3. Risks and prevention: A thorough biological education is as important as a thorough socio-sexual one. The discussion concerning the risks of sexual intercourse should be a candid, non-judgemental one. Unprotected sex greatly increases the risk of the transmission of and STI and greatly increases the chance of a pregnancy. At this point, it is important to note that an STI should be treated just like any other disease or illness, you should see a doctor and have it treated before you transmit it to someone else and before it does lasting damage to your body. Condoms should not be presented as the be all and end all of STI protection/contraceptive. Granted, they are one of the most commonly used but there is a plethora of other methods that can be implemented, which should be explained to people. Abstinence should not be presented as a preventative method as, while it does prevent STIs and pregnancies, it is also incompatible with an education that teaches people that it is their choice whether to become sexually active: “Listen, I know we are both ready to have sex and want to have sex. That’s why we should use abstinence to ensure we don’t end up with an unwanted pregnancy” is not a line that should be used in a non-judgemental, sex-positive sex ed program. It is also vital to note that no birth control is 100% effective and so regular sexual health checks should be done to ensure that nothing is slipping through the cracks.

4. Pregnancy: This is where it gets a little tricky. Pregnancy is caused by sexual intercourse and it is a risk that can stem from sex. However, depending on where you live in the world, how you choose to deal with pregnancy is a choice you may not even get to make. Abortion has been technically legal in the United States since 1973, following the conclusion of Roe v. Wade, a landmark Supreme Court case that ruled that the right to an abortion is protected under the rights provided by the 14th Amendment. However, depending on your state. you might find that you must fulfil other pre-requisites in order to qualify for an abortion. In the United Kingdom, you are eligible for an abortion up to your 24th week of pregnancy. The important thing is that the decision to have, or not to have, an abortion is yours and yours alone (and yes, I’m talking to women exclusively now). I am a firm believer in the mantra ‘your body, your decisions’. Sex ed should teach that a woman’s decision is hers to make, regardless of external pressures. Sex ed should also provide sources of further education on the matter (also, according to some state law, that’s actually illegal). Either way, the decision is for the pregnant party to make, not her parents, not her parent, not anyone but her. I also recommend that the film Juno be used as part of sex ed when it comes to pregnancy. If you haven’t seen it, it’s a fantastic story about a high schooler who gets pregnant and chooses to put the baby up for adoption. On that topic, students should also be made aware that choosing to go through with the pregnancy does not mean having to take on the responsiblity of caring for a child and so they should be introduced to the post-natal options, such as adoption.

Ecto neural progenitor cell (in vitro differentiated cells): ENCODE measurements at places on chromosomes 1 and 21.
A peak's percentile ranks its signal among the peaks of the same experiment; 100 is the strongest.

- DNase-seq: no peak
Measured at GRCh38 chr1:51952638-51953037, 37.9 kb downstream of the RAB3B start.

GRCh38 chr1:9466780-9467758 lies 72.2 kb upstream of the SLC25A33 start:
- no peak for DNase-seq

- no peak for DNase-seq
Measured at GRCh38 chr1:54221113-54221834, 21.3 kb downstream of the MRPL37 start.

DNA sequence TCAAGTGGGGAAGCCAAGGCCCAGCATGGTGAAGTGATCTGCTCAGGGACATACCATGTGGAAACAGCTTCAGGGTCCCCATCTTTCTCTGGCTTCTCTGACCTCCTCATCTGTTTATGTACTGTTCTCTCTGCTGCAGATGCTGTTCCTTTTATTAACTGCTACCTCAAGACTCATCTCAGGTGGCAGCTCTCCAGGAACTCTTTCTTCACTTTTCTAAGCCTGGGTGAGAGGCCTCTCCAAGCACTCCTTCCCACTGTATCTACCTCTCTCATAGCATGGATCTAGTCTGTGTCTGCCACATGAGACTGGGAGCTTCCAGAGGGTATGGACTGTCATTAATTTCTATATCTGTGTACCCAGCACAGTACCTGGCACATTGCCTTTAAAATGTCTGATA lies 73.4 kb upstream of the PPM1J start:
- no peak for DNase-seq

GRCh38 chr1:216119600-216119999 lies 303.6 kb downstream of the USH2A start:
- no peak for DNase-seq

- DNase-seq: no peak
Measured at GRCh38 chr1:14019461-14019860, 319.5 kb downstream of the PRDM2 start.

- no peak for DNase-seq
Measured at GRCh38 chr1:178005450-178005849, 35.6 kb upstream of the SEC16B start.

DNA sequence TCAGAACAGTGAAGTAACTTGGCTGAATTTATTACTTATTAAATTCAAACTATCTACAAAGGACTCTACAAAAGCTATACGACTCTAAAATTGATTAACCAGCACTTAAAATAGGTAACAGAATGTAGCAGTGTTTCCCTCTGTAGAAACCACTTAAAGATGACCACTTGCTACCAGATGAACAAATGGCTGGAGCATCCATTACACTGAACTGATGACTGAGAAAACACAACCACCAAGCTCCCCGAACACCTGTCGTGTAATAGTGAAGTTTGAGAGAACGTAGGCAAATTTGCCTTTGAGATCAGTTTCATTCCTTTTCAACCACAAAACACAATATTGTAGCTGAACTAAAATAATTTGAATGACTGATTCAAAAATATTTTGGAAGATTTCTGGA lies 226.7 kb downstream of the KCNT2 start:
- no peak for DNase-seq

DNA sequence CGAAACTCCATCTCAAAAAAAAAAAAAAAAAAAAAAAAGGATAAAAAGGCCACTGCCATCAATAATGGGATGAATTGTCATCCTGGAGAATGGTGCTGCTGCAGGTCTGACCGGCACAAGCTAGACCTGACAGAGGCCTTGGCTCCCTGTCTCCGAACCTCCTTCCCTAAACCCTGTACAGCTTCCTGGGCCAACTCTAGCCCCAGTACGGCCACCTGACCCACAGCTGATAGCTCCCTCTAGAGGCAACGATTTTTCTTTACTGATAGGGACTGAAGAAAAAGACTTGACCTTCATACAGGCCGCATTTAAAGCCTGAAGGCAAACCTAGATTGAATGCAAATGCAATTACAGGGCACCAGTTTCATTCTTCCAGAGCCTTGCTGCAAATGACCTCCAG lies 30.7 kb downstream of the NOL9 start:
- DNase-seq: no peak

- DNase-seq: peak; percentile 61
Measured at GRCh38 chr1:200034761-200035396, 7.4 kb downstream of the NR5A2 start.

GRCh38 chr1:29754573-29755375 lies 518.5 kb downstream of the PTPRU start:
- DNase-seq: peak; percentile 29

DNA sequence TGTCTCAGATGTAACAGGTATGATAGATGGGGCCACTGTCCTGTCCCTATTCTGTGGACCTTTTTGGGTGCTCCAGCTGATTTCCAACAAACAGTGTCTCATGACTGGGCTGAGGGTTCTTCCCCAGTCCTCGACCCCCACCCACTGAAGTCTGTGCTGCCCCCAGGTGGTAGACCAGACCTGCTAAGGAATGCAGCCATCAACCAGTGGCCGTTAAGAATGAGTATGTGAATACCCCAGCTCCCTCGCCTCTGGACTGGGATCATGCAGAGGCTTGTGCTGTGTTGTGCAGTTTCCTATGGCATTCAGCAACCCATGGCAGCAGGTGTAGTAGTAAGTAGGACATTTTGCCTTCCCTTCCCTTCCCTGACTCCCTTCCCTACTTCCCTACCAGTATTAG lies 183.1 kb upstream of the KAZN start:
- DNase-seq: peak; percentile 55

The course: I believe that sex ed should be taught as a compulsory, multi-part course in order to provide all students with a comprehensive look at sex, sexuality and the issues surrounding it. Parents should be allowed to excuse their children from taking sex ed as that only perpetuates the problems caused by inadequate sex education.

So that’s my proposal for a more comprehensive and thorough sexual education. As with my first blog on the topic, this mainly applies to the United States, where the issue of inadequate sex ed is more prevalent.

How do you think sex ed should be taught? What do you think should be included? Let me know in the comments below!